Beasley going for the sack record

by - Senior Writer -
Beasley had two sacks against Georgia, and then recorded three against NC State

CLEMSON – Vic BeasleyVic Beasley
RS Jr. Defensive End
#3 6-3, 225
Adairsville, GA

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is going after the record.

The single-season Clemson record for sacks is currently held by former Tiger linebacker Keith AdamsKeith Adams

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, who recorded 16 sacks during a spectacular 1999 campaign. Former defensive end Da’Quan Bowers came close in 2010 when he registered 15 ½ sacks.

Beasley, the junior defensive end out of Adairsville, Ga., is ranked second nationally in sacks with five after recording three sacks at N.C. State last Thursday night. According the NCAA website, Beasley is second only to Memphis’ Martin Ifeti, who has recorded 5 ½ sacks in three games. Two other players have recorded 5 ½ sacks, but they have done it in four games.

Beasley is on a pace to record 20 sacks this season, but the NCAA record for sacks in a season is held by the late Derrick Thomas, who recorded 27 sacks back in 1988.

Beasley recorded eight sacks in a part-time role last season, and I asked him Monday in the WestZone if he had a particular number goal in mind for this season.

His answer was loud and clear.

“If there is a record, I am trying to break it,” Beasley said. “Whatever the record is, I am going for it.”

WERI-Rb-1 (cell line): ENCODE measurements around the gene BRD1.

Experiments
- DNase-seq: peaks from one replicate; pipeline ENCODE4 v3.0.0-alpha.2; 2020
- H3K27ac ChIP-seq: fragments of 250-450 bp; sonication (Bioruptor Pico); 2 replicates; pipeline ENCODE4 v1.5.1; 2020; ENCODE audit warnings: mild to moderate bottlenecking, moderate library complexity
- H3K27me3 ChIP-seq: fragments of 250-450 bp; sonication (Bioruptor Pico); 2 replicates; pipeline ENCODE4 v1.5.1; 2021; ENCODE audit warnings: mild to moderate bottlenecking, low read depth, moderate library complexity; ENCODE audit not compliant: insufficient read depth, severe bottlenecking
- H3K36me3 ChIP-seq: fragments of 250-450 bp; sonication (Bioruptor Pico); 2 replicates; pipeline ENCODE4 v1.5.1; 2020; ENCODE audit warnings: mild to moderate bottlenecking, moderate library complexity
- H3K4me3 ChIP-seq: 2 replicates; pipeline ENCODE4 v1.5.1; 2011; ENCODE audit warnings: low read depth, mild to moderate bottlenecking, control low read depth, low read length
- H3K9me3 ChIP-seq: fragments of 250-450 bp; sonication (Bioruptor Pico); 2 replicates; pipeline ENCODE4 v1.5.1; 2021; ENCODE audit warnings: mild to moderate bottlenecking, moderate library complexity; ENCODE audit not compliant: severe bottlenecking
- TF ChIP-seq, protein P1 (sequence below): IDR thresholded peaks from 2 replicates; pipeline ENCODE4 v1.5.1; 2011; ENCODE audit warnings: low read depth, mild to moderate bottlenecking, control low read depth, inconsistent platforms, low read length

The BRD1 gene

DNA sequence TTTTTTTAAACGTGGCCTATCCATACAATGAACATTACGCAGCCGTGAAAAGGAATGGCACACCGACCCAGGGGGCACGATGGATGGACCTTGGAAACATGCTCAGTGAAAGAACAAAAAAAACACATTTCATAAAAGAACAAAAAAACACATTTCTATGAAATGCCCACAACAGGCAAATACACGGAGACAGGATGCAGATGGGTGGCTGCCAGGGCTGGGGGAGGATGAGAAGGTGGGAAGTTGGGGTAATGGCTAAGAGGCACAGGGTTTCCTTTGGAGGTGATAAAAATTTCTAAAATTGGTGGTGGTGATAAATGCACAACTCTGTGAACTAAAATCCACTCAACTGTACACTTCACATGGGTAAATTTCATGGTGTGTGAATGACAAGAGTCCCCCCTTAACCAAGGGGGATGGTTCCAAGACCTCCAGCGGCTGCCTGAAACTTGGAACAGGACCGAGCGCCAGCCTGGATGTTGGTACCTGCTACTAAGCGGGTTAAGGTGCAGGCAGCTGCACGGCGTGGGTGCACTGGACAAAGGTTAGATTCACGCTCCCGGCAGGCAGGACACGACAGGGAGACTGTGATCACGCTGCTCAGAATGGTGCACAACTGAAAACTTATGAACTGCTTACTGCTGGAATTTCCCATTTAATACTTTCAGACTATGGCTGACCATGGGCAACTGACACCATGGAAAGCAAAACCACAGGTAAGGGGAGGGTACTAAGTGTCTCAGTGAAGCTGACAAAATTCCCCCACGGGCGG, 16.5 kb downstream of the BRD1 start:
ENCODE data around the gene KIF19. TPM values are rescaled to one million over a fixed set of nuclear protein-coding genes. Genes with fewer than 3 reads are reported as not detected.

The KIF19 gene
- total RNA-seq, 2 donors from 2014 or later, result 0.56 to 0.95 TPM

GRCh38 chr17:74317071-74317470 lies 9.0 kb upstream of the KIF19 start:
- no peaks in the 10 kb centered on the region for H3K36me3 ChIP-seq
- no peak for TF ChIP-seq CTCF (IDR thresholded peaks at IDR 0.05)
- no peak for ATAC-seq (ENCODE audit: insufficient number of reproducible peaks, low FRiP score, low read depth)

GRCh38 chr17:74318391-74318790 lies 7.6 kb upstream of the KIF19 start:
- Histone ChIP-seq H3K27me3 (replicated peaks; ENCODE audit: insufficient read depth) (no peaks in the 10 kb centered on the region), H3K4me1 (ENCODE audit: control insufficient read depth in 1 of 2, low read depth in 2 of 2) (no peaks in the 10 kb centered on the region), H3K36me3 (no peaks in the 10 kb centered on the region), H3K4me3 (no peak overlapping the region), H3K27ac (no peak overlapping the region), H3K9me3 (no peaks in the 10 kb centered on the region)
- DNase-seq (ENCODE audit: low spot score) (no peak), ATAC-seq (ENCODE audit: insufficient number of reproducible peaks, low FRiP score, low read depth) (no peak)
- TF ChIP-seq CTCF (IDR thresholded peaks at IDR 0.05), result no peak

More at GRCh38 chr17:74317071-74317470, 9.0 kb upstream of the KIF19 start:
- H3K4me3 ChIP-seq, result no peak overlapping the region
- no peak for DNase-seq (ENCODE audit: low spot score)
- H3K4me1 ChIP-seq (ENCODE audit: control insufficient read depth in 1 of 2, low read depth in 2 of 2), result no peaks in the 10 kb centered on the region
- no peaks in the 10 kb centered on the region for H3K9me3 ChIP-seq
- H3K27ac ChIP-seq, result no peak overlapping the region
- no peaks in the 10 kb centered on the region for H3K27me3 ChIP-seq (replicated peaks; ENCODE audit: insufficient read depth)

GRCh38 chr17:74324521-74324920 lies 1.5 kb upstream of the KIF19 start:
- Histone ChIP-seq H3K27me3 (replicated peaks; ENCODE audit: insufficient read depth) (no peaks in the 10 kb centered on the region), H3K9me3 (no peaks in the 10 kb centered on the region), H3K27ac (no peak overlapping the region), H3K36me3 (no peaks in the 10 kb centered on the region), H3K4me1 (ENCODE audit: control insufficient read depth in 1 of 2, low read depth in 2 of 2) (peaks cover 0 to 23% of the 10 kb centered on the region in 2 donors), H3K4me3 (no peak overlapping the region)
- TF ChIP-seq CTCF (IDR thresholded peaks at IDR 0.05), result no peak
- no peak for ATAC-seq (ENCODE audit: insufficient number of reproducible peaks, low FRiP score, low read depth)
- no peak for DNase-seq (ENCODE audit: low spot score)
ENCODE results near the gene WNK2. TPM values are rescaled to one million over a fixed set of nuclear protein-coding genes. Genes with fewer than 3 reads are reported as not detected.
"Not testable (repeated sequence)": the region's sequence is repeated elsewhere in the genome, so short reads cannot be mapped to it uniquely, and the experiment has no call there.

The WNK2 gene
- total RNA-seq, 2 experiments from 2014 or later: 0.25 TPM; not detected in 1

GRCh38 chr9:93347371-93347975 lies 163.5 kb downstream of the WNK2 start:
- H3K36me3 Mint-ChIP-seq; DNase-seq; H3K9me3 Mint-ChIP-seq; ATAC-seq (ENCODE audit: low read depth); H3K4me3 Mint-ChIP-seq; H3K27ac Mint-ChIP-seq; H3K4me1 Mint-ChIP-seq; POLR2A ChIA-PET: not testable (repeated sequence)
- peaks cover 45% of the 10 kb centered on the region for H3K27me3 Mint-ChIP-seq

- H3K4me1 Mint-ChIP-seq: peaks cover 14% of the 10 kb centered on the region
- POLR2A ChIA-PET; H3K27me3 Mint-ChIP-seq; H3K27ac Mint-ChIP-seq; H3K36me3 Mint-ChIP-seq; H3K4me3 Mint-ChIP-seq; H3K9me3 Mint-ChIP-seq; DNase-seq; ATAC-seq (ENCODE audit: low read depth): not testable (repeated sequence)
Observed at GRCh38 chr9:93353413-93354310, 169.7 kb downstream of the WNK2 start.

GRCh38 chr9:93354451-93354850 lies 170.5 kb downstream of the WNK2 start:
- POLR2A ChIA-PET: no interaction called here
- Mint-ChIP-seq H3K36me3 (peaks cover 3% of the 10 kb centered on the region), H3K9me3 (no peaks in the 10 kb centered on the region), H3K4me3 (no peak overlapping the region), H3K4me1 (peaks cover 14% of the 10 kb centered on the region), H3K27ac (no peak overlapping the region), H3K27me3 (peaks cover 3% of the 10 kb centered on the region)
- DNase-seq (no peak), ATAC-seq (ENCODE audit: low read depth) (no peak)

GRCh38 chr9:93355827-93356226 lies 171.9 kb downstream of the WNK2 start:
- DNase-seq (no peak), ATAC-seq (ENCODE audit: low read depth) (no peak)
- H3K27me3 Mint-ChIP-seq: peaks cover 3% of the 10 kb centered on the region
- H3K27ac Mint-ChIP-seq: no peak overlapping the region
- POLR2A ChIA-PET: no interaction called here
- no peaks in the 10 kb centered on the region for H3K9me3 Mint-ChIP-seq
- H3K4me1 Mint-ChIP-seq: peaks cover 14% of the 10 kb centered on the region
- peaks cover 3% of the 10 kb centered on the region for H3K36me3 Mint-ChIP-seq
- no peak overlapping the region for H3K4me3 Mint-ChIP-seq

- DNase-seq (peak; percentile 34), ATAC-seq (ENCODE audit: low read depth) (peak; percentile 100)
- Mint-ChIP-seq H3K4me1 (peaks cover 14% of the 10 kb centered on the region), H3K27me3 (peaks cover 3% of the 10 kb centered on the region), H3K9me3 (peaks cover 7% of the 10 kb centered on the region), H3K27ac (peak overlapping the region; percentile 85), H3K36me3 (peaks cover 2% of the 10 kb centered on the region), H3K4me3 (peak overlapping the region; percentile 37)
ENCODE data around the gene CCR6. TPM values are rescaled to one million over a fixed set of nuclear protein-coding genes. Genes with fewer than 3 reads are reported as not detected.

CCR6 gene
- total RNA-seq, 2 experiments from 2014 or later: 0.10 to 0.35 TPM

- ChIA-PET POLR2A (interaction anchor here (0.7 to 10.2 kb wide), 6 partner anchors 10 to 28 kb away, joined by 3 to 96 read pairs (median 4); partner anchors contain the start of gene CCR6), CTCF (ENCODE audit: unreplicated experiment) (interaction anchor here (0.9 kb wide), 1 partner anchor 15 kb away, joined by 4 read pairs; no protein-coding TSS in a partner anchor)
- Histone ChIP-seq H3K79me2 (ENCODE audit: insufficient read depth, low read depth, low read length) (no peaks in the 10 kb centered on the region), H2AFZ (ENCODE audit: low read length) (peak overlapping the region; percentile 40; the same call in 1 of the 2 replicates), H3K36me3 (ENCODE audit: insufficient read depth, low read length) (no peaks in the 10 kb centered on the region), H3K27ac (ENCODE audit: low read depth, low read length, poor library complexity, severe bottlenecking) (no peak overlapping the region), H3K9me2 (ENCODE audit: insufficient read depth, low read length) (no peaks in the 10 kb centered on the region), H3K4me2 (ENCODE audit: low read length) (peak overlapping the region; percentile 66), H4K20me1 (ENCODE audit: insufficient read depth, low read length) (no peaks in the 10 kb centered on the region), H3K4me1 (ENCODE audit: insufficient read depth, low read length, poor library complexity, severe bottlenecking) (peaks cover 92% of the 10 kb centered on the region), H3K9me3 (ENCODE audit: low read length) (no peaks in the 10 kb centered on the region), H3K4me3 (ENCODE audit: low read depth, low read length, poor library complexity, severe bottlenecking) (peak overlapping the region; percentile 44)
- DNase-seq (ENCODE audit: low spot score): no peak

Beasley said he learned a lot from last season, when he played 288 snaps. He has also bulked up to 235 pounds and is using a power move as well as a speed move in his efforts to get to opposing quarterbacks.

“I learned a lot from last year. Last year, I used a lot of my quickness and not much straight speed power,” he said. “This year I have put on a little more weight and gotten a little stronger and tied that in to my pass rush. I would say they are a whole lot easier this year. I got a whole lot of experience last year and that has helped me out this year. It’s all about experience. The experience from last year has helped me grow a lot. Knowing the defense as a whole and what Coach Venables wants from me.”

He then said that when opposing offensive linemen look at his film from last season, all they see is a lightweight defensive end who only had one way to get to the quarterback.

“I have come a long way from last year when I just used my quickness,” Beasley said. “They [opponents] watch my film from last year and they know that I am a quick guy so they play more to my speed now than my speed to power or inside move. Just keeping the offensive tackles and guards on their toes has helped me out a lot.”

Beasley came to Clemson as a tight end and even spent time at linebacker before moving to defensive end. He said that he had a lot of doubts about ever finding one position, but likes the one he plays now as he chases that record.

“I had a lot of frustrations and a lot of doubt throughout my years here,” he said. “Thank God I found a place and I love where I am at. I thought I would be a linebacker or a tight end – I never thought I would be a defensive end.”

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